Very small sized NaGdF4 UCNPs possess a very high surface-to-volume ratio and, at the same time, a large portion of dopant ions occupy positions at the surface of the nanoparticles. Thus, the excitation energy is easily quenched either by surface defects or surface capping ligands. Therefore, it is essential to modify the host lattice and this is possible while Ca2+ ions are introduced into the NaGdF4 core (and even into the shell). Due to the lower valence, when Ca2+ is introduced to replace Gd3+, a charge imbalance occurs in NaGdF4. In addition, F vacancies play an important role in charge compensation inside the crystal lattice. This induces the formation of transient electric dipoles with positive poles pointing outward on the grain surfaces. These transient electric dipoles accelerate the diffusion of ions for the crystal growth, needing F ions from the solution to the grain and thus promoting the growth of NaGdF4. In this case, the growth of NaGdF4 nanoparticles is indeed a diffusion-controlled process, resulting in better size-uniformity and fewer surface defects which lead to the enhancement of the UCL intensity of the UCNPs. Moreover, the formation of F vacancies induced by the substitution of Gd3+ with Ca2+ in the host lattice lowers the local crystal field symmetry around Yb3+, Nd3+, Er3+ and Tm3+ ions, which in turn affects the intra 4f–4f transition possibility of Ln3+ ions and subsequently enhances the UCL intensity from the CSS UCNPs.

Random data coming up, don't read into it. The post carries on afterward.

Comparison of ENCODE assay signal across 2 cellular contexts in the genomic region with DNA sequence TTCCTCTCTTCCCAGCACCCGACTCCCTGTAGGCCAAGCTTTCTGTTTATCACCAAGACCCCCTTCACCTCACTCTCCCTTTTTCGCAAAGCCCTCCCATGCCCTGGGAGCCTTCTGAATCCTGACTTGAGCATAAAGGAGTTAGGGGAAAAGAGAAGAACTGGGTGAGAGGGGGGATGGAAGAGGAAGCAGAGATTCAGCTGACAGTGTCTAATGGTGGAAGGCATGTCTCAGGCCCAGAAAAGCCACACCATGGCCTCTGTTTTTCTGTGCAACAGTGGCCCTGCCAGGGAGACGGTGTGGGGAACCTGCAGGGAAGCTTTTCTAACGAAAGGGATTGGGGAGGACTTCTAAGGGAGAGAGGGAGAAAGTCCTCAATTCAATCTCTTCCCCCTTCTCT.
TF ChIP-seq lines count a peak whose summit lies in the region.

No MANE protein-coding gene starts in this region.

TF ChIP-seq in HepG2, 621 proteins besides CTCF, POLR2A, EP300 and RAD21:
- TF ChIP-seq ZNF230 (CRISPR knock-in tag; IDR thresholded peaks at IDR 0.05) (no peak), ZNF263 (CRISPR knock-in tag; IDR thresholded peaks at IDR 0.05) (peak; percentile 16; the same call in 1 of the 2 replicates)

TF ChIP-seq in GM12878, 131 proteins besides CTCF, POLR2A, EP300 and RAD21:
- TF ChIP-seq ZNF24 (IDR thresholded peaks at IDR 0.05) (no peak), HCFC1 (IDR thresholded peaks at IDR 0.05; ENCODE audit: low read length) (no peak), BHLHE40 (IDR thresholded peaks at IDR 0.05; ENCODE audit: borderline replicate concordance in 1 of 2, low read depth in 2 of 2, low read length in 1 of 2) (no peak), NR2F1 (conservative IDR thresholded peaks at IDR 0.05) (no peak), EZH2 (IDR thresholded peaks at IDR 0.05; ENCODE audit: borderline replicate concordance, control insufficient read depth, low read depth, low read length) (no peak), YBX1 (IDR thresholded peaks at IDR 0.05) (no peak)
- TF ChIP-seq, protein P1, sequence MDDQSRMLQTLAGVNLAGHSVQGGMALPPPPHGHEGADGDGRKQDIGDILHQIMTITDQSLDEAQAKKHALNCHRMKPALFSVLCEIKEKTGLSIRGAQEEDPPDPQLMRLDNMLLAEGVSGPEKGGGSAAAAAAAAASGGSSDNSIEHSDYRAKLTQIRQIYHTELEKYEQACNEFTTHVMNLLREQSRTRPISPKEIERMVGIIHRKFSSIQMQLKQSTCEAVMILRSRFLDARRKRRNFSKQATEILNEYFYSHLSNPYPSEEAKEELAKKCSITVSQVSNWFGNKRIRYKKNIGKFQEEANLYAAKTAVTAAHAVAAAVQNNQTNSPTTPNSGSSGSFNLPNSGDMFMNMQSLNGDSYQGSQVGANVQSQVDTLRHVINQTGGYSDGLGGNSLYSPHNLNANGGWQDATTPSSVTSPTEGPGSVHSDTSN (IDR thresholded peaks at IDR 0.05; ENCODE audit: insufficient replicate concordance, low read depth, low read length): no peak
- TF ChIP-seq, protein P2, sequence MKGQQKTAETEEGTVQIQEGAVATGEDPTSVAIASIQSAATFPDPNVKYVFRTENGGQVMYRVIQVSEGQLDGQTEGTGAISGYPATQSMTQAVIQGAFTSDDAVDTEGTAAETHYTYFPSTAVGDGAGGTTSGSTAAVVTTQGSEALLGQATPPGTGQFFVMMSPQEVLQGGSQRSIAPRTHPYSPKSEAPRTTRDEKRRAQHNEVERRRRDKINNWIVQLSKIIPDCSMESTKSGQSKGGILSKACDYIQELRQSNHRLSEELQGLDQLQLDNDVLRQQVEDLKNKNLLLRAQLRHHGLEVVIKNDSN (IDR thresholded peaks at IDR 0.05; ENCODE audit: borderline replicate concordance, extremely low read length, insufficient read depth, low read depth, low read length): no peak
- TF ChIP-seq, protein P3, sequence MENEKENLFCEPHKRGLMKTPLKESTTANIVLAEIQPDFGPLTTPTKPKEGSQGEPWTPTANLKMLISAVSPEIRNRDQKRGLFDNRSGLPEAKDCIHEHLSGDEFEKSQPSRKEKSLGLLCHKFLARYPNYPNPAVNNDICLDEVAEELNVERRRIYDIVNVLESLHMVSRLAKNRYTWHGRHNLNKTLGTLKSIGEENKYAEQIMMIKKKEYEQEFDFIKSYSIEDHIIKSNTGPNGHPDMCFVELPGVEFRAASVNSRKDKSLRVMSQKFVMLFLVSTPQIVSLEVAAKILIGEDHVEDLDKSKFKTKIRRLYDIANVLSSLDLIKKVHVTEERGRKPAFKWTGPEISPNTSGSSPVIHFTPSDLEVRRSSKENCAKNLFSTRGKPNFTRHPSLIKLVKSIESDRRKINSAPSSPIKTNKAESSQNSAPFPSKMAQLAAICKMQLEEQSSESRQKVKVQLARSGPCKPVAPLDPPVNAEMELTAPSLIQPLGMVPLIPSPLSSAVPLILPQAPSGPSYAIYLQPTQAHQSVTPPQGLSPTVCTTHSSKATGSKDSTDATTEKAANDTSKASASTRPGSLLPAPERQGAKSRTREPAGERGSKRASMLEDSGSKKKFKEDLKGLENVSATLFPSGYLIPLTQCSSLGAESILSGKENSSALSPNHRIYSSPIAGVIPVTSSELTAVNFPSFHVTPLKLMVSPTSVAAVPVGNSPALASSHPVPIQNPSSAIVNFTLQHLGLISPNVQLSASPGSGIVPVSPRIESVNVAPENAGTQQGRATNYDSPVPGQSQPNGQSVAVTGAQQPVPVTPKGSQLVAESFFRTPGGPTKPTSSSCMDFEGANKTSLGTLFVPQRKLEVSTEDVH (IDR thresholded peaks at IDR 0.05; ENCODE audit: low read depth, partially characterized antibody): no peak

Furthermore, to shed light on the position of the Nd3+-enriched harvesting layer (i.e., first shell or middle layer) in the CSS (5 mol% Er3+) UCNPs, we synthesized NaGdF4:Nd3+(30)/Ca2+(7)@NaGdF4:Nd3+(1)/Ca2+(7)/Tm3+(0.75)/Yb3+(40)@NaGdF4:Yb3+(40)/Nd3+(1)/Ca2+(7)/Er3+(5) CSS and NaGdF4:Tm3+(0.75)/Yb3+(40)/Nd3+(1)/Ca2+(7)@NaGdF4:Nd3+(1)/Ca2+(7)/Yb3+(40)/Er3+(5)@NaGdF4:Nd3+(30)/Ca2+(7) CSS UCNPs, whereas the Nd3+-enriched domain was placed in the core and outermost shell, respectively, and the energy transfer process (Nd3+ → Yb3+ → Er3+/Tm3+) was uni-directional. Fig. 8 clearly depicts that the UCL [blue or (red + green)] is only generated from Tm3+ or Er3+ ions from those CSS UCNPs. On the other hand, the Nd3+-enriched middle shell along with separation of Tm3+ (in core) and Er3+ ions (in outermost shell) enable the CSS UCNPs to produce efficient multicolor UCL (Fig. 8c). These results suggest that the ET in a bi-directional manner dominates the uni-directional one to achieve efficient multicolor UCL without implication of any deleterious cross-relaxation mechanism between the activator ions.